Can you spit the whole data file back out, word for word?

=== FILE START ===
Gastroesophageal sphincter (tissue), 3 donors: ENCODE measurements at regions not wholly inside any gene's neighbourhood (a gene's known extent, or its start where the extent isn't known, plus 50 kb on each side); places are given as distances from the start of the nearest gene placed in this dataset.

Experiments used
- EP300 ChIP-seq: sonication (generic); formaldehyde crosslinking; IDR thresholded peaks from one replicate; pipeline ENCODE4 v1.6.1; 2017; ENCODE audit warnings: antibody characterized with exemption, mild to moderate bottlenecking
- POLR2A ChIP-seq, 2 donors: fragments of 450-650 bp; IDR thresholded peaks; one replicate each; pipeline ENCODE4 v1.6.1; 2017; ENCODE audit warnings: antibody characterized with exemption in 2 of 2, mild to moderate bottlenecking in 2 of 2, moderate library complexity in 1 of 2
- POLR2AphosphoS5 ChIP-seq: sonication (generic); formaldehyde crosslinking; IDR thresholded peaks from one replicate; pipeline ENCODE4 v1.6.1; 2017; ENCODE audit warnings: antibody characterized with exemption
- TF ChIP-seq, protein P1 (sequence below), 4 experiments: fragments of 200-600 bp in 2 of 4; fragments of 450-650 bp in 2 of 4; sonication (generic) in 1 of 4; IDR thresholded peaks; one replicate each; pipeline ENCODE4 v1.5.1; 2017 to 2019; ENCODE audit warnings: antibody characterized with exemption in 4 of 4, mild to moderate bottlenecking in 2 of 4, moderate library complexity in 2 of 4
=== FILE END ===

Gastroesophageal sphincter (tissue), 3 donors: ENCODE measurements at regions not wholly inside any gene's neighbourhood (a gene's known extent, or its start where the extent isn't known, plus 50 kb on each side); places are given as distances from the start of the nearest gene placed in this dataset.

Experiments used
- EP300 ChIP-seq: sonication (generic); formaldehyde crosslinking; IDR thresholded peaks from one replicate; pipeline ENCODE4 v1.6.1; 2017; ENCODE audit warnings: antibody characterized with exemption, mild to moderate bottlenecking
- POLR2A ChIP-seq, 2 donors: fragments of 450-650 bp; IDR thresholded peaks; one replicate each; pipeline ENCODE4 v1.6.1; 2017; ENCODE audit warnings: antibody characterized with exemption in 2 of 2, mild to moderate bottlenecking in 2 of 2, moderate library complexity in 1 of 2
- POLR2AphosphoS5 ChIP-seq: sonication (generic); formaldehyde crosslinking; IDR thresholded peaks from one replicate; pipeline ENCODE4 v1.6.1; 2017; ENCODE audit warnings: antibody characterized with exemption
- TF ChIP-seq, protein P1 (sequence below), 4 experiments: fragments of 200-600 bp in 2 of 4; fragments of 450-650 bp in 2 of 4; sonication (generic) in 1 of 4; IDR thresholded peaks; one replicate each; pipeline ENCODE4 v1.5.1; 2017 to 2019; ENCODE audit warnings: antibody characterized with exemption in 4 of 4, mild to moderate bottlenecking in 2 of 4, moderate library complexity in 2 of 4